Un-fun fact for you: This year’s terrible flu season is far from over. While most sources say that this year is no more unusual than in the past, we’re all still a little paranoid (especially when we read news articles like this one).
Plus, no one likes being sick. Sure, you get to stay home for a few days, but the trade-off is feeling like death. Personally, I’d rather attend six meetings in a row than experience the worst of the flu (and I hate meetings).
So how can you keep yourself healthy when everyone around you is dropping like flies? These tips will help, courtesy of expert Dr. David Reitman, MD, Medical Director at the American University Student Health Center.
Get Your Shot (Really, It’s Not Too Late)
“People who are getting influenza have much milder cases if they have partial protection from the flu vaccine,” says Reitman. “Also, there are three other strains in this year’s vaccine that can still make an appearance over the next three months. Even though it takes about two weeks for the vaccine to confer protection, it’s not too late to get one!”
And it’s free if you have insurance! You can stop by any drug store, urgent care center, or even Walmart for two minutes and you’ll be that much more protected.
Make Lysol Your Best Friend
And hand sanitizer. And soap.
“Alcohol hand sanitizers like Purell are actually excellent at killing influenza, although they’re not as effective in killing norovirus (the stomach virus which is also going around right now). Hand washing before eating and after using the bathroom is again very important,” says Reitman.
Also, keep your hands off your face as much as possible—meaning avoid biting your nails or rubbing your eyes unless you’ve cleaned your hands first. “The flu is spread through respiratory particles but frequently these particles end up on surfaces. Once the flu viruses go from the hands to the mouth, nose, or eyes, you’re infected,” he adds.
Encourage People to Go Home (if You Can)
If you see a sick co-worker and work in an office in which people are encouraged to take sick days or work-from-home when they’re under the weather, say something. Just make sure to say it nicely (and in a one-on-one setting)—“Hey, I hate to be that person, but if you think you’re getting sick I highly recommend you go home so it doesn’t spread to the rest of us. I’m happy to take over if there’s something you’re working on so you don’t feel like you’re adding to our plates.”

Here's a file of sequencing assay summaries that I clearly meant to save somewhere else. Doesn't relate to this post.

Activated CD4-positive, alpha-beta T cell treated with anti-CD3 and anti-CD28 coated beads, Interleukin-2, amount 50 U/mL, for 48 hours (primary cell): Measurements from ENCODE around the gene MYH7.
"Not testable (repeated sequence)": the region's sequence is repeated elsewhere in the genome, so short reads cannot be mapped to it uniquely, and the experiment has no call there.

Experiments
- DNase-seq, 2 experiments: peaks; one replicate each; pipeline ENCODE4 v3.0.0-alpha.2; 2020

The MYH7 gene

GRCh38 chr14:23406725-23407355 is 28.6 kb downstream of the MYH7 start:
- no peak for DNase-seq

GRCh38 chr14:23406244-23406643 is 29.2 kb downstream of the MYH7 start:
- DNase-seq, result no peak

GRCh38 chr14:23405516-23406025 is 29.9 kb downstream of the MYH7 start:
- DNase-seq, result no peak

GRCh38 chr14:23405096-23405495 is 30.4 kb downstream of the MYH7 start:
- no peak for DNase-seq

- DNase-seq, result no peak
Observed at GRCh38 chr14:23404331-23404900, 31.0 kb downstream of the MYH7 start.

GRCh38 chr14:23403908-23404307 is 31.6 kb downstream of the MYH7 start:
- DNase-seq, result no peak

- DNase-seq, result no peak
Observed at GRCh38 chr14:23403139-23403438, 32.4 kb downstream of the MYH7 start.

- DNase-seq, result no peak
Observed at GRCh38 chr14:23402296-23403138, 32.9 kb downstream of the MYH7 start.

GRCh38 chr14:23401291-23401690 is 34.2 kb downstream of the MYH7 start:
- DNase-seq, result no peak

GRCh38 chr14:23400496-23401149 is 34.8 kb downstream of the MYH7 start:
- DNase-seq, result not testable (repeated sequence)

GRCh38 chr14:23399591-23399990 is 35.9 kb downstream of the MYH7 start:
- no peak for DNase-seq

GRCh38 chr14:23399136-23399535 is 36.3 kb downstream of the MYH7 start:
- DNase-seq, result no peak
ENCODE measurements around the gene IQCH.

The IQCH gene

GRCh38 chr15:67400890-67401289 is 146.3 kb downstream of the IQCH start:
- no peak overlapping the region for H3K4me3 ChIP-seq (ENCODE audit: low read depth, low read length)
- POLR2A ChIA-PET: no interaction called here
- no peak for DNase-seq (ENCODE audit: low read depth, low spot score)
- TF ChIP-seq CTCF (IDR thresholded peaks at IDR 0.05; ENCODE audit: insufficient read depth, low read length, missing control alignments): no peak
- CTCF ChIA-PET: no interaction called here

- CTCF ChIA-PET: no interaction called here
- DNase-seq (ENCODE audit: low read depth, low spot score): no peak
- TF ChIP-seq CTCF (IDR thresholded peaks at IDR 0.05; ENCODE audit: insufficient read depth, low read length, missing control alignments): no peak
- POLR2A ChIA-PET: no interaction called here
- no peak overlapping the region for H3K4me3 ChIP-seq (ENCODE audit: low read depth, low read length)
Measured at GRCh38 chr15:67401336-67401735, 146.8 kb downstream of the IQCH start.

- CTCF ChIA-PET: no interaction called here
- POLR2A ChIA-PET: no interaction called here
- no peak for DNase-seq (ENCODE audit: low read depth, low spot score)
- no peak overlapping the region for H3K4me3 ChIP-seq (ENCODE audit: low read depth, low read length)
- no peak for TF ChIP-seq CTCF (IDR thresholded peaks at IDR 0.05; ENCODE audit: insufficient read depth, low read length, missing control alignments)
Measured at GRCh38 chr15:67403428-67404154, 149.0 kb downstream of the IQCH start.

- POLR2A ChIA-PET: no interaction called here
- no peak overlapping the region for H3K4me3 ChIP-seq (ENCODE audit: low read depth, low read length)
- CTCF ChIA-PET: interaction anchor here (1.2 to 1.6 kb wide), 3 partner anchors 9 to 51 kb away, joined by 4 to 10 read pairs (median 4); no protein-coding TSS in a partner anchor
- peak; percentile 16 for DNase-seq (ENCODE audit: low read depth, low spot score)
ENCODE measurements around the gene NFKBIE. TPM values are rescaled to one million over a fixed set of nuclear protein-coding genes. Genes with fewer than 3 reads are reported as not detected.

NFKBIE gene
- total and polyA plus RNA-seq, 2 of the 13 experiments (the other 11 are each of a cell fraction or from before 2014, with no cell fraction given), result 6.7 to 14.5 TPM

This especially goes for managers. Your direct reports may feel uncomfortable asking for time off, so encourage them to go home if they’re not feeling well—even if they don’t think they have the flu.
Find an Alternate Workspace
Co-worker’s coughing up a lung next to you? Try moving to another desk or a conference room to work in peace. At the very least, avoid using other people’s devices or sharing office supplies for the time being. Yep, that means carrying around your own dry-erase markers (over the top? Sure. Safer? Definitely).
Try to Negotiate a WFH Day
This might be trickier to do, but if you work for a company that’s a little more flexible about working remotely, and everyone on your team’s coming down with something, consider talking to your boss or HR about working from home. Remind them that you’ll be much more valuable if you stay away than if you come in and have to take several days off later because you got sick.
Go Into Urgent Care Mode as Soon as You Feel Sick
As soon as your nose starts getting stuffy or your head starts aching, take action. Work from home (you don’t want to be the person everyone avoids in the office), stay hydrated (not just Gatorade or orange juice but water, too), get enough sleep, and stock up on any supplies you need like tissues or medication so you don’t have to travel far from your bed later. Doing something sooner means you’ll recover sooner.
Finally, take care of yourself. Eat healthy, get a decent amount of sleep, exercise moderately, and avoid stress if you can (or, at least find ways to destress). The more you put yourself in a good place now, the more likely your body and mind will be strong enough to fend off illness.
Photo of person sick in meeting courtesy of PeopleImages/Getty Images.
As an Associate Editor for The Muse, Alyse is proud to prove that yes, English majors can change the world. She calls many places home, including Illinois where she grew up and the small town of Hamilton where she attended Colgate University, but she was born to be a New Yorker. In addition to being an avid writer, Alyse loves to dance, both professionally and while waiting for the subway.More from this Author